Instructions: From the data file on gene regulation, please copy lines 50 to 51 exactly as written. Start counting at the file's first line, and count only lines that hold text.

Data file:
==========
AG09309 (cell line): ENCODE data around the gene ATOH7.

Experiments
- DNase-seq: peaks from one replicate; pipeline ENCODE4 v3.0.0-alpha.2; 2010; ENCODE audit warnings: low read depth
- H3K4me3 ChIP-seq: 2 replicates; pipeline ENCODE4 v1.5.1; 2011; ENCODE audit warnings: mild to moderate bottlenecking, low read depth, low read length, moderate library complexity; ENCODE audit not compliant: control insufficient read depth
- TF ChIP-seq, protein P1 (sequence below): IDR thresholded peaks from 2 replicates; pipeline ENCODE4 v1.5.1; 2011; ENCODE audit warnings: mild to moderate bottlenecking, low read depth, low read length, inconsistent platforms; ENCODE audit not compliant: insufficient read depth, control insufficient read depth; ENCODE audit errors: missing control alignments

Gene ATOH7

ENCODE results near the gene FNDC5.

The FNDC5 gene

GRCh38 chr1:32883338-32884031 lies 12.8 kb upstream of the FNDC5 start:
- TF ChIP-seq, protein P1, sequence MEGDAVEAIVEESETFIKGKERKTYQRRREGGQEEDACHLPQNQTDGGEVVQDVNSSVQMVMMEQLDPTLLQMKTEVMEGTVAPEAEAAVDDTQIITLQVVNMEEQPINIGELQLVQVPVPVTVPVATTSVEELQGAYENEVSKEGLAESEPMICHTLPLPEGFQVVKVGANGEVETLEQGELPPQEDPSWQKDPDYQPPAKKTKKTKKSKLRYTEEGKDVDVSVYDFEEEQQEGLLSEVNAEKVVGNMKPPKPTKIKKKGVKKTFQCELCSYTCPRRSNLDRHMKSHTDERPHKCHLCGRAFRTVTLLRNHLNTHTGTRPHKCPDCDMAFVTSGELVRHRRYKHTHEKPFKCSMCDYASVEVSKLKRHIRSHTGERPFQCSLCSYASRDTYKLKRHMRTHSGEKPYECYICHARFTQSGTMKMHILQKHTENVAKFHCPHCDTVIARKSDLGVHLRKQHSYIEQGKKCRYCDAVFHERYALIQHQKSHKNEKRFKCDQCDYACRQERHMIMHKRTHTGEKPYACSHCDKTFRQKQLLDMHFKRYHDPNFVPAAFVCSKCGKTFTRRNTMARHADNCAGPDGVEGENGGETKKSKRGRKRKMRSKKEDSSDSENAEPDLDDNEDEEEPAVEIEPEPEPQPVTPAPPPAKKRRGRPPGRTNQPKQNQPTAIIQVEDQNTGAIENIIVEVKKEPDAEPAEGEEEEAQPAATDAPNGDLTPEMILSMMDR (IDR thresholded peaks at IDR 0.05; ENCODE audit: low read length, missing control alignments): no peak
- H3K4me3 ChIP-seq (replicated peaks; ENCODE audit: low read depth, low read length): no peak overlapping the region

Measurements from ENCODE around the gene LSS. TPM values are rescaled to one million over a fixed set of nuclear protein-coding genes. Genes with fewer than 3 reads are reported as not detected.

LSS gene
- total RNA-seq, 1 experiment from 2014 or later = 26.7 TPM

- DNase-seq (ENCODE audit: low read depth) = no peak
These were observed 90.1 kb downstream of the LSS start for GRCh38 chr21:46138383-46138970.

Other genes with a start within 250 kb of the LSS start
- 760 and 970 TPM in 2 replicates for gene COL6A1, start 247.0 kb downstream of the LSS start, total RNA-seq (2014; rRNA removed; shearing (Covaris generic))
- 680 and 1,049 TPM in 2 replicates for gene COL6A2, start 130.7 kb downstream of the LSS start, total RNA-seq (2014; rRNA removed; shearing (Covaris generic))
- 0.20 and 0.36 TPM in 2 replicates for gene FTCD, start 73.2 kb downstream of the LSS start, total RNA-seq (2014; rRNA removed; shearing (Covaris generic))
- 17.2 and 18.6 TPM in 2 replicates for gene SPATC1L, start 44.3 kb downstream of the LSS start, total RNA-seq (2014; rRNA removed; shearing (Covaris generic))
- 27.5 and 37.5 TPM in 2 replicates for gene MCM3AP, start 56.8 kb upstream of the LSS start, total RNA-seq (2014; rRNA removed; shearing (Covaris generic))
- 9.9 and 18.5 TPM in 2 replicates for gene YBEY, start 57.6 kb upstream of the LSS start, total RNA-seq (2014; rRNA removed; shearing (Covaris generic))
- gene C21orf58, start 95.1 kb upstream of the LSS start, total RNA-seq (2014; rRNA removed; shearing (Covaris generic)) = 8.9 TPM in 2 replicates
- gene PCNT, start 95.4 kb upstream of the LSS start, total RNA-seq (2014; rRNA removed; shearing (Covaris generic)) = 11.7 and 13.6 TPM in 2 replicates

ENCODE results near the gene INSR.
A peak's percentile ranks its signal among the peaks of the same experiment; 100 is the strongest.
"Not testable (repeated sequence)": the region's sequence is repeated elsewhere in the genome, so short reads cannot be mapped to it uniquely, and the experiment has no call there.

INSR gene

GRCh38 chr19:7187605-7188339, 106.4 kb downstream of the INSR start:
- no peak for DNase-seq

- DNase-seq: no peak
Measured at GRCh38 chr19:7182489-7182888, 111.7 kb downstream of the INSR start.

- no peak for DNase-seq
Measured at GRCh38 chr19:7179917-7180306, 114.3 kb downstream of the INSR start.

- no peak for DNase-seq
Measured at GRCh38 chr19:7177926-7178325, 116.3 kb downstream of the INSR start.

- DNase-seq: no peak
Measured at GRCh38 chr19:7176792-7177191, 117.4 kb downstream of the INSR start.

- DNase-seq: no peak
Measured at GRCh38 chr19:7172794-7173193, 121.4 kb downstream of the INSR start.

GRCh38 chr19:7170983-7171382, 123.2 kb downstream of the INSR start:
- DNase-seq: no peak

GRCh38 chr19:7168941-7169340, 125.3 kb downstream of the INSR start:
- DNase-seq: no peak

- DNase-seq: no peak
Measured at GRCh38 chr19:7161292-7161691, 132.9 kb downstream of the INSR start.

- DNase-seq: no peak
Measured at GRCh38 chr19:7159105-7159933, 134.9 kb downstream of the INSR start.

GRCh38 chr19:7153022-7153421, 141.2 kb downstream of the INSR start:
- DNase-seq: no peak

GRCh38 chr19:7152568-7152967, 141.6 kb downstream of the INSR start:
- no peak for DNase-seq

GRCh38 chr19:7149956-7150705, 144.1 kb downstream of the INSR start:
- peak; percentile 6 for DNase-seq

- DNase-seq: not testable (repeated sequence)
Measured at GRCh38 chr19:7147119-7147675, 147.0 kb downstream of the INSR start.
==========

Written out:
GRCh38 chr19:7153022-7153421, 141.2 kb downstream of the INSR start:
- DNase-seq: no peak